Jane Eyre and her Childhood

In the early chapters of Jane Eyre, Charlotte Bronte presents Jane as a young girl who is struggling with her identity and place in the world. Jane is an orphan who is sent to live with her aunt and cousins, where she is treated poorly and feels like an outsider. However, Jane is a determined and independent spirit, and she eventually manages to find her way in the world.

Bronte does an excellent job of depicting Jane’s childhood experiences in a relatable and realistic way. Jane is a complex character who goes through a lot of growth and development throughout the novel, and readers can’t help but root for her as she struggles to find her place in the world. Bronte’s depiction of Jane’s childhood is one of the many reasons why Jane Eyre is such a timeless and classic novel.

In terms of themes and issues, Charlotte Bronte’s Jane Eyre was a groundbreaking work, particularly in terms of passion and a woman desiring liberty. Bronte placed an unusual heronie in a typical Victorian home. Jane is a low-income, female, young girl; thus she instantly becomes an antagonist for Victorian readers. This is due to the fact that she belongs to one of three despised groups in Victorian society. In this essay, I’ll examine how Charlotte Bronte utilized plot devices such as setting, characterization, and environment to elicit empathy for Jane.

One of the main techniques used by Charlotte Bronte is pathetic fallacy. Jane’s poor living conditions are resemblant to her inner state. For example, when Jane is locked in the red room, the description of the room reflects Jane’s feelings of being trapped and alone. The “great book case…with its dark shelves and gothic ornaments” (Bronte, 1847, p.52) creates a feeling of gloom which mirrors Jane’s emotions.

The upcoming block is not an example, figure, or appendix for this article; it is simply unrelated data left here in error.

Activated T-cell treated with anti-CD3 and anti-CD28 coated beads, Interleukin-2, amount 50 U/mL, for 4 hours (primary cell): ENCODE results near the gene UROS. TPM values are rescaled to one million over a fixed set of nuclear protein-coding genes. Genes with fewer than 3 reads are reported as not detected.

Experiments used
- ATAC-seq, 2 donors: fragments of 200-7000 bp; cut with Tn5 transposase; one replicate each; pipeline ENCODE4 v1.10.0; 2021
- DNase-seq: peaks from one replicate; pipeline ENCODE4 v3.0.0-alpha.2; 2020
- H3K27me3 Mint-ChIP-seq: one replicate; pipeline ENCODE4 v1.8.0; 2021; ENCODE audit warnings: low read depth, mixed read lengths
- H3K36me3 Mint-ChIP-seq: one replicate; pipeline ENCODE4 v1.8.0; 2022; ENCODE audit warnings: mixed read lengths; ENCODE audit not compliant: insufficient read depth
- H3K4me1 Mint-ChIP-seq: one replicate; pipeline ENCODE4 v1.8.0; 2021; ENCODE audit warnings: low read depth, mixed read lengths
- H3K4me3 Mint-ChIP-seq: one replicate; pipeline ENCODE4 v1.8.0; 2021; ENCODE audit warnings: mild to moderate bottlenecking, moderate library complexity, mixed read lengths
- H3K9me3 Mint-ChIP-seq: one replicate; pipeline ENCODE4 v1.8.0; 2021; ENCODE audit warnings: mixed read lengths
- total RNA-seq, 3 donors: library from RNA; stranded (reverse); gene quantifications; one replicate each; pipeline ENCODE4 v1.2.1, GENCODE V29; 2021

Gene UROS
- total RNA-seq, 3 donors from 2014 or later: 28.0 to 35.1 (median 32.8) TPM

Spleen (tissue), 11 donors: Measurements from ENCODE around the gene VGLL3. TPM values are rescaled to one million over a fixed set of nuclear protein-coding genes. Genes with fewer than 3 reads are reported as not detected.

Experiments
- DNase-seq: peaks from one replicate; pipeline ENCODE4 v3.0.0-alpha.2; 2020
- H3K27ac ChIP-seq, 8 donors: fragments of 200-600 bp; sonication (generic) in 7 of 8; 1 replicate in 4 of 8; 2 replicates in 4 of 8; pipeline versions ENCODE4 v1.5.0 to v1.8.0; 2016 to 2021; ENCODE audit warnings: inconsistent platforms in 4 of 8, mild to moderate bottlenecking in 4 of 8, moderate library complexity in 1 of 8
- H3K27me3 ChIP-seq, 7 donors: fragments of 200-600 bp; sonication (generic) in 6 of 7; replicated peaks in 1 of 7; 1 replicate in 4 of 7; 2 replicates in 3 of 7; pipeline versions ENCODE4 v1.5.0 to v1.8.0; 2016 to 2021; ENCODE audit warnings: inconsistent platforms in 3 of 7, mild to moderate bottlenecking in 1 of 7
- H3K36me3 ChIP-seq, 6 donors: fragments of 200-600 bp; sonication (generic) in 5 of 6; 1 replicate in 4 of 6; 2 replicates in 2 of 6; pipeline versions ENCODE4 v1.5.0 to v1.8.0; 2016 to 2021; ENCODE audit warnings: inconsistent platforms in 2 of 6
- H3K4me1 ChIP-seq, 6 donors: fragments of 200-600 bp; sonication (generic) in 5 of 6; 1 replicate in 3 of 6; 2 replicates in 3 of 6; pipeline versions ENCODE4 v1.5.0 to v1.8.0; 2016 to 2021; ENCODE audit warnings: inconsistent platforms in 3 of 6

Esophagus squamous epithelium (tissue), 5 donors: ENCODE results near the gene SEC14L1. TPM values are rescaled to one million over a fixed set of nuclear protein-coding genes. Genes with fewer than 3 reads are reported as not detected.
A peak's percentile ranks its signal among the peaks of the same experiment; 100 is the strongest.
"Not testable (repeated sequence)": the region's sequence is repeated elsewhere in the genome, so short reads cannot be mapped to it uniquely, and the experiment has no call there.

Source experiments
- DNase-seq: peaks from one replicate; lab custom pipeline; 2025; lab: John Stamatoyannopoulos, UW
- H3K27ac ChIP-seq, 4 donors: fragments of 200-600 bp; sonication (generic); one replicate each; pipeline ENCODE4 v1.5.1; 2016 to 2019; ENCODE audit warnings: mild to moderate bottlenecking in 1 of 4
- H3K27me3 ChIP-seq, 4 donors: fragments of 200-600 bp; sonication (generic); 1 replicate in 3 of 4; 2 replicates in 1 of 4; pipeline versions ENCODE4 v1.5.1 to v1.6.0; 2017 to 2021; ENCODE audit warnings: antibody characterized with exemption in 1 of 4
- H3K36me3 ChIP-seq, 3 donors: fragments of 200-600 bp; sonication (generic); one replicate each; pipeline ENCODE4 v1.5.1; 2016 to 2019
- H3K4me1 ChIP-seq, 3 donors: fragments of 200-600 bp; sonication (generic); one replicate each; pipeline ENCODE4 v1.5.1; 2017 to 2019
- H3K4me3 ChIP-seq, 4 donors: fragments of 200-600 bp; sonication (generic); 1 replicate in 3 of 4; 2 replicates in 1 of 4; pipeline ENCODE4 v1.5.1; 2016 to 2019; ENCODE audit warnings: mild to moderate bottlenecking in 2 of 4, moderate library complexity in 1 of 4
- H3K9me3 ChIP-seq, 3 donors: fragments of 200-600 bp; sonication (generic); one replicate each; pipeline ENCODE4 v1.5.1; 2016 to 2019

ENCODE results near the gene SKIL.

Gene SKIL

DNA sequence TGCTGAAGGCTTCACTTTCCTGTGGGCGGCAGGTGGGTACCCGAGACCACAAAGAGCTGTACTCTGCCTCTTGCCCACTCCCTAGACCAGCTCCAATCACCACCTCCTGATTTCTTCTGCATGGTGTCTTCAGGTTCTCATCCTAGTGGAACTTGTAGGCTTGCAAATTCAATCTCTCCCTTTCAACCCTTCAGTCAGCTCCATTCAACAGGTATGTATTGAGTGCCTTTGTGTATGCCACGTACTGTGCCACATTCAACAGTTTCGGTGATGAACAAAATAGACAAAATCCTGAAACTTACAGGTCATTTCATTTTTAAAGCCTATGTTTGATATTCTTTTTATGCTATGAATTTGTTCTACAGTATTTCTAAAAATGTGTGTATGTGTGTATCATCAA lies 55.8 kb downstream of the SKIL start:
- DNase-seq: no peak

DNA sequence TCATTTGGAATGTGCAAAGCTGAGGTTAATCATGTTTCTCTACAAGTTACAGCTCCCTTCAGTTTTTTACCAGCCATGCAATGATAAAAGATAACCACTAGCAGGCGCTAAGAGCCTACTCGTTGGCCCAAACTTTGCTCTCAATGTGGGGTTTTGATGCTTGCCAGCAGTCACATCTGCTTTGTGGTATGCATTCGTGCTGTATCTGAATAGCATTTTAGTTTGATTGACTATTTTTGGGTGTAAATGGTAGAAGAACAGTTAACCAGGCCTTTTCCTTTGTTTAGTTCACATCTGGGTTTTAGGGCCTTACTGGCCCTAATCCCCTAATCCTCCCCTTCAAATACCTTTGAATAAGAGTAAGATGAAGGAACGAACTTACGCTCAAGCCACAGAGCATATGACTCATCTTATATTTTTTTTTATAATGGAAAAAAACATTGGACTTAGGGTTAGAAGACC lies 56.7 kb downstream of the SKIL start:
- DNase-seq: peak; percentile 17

Another example is when Rochester is injured in the fire. The fact that he is “blinded and maimed” (Bronte, 1847, p.461) represents his inner state of being broken and desolate. This technique allows readers to feel empathy for Jane as they understand her feelings and experiences.

Another technique Charlotte Bronte uses is the use of light and dark. This is used to contrast Jane’s good qualities with the bad qualities of other characters. For example, when Jane first arrives at Gateshead, she is described as having a “pale face” with a “faint flush” on her cheek (Bronte, 1847, p.13).

This immediately makes her seem like a victim. In contrast, Georgiana is described as being very beautiful with a “glowing complexion” (Bronte, 1847, p.14). However, it is later revealed that Georgiana is actually quite selfish and cruel. This contrasts Jane’s good nature with Georgiana’s bad nature, making Jane seem more sympathetic.

Lastly, Charlotte Bronte uses the technique of foreshadowing to create sympathy for Jane. For example, when Jane is locked in the red room, she has a vision of her uncle’s ghost. This foreshadows Jane’s later experiences with ghosts and gives readers a hint that Jane is not crazy, as she is often accused of being.

Another example of foreshadowing is when Mrs. Reed tells Jane that she will go to Lowood because “it is a charity school” (Bronte, 1847, p.20). This foreshadows Jane’s later experiences at Lowood and creates sympathy for her as readers know that she will be going to a difficult place.

The weather in Jane Eyre reflects how Jane feels throughout the story. From the very beginning, Bronte establishes the pathetic fallacy. Jane is talking about the outside world in a way that reflects her feelings, and her circumstances. Clouds hanging so gloomy and rain pummeling intently are examples of this. The idea of perpetual rain gives the impression that these disasters are never-ending, and since it is mentioned from the start that Jane cannot recall a joyful period in her life, it implies she can’t either.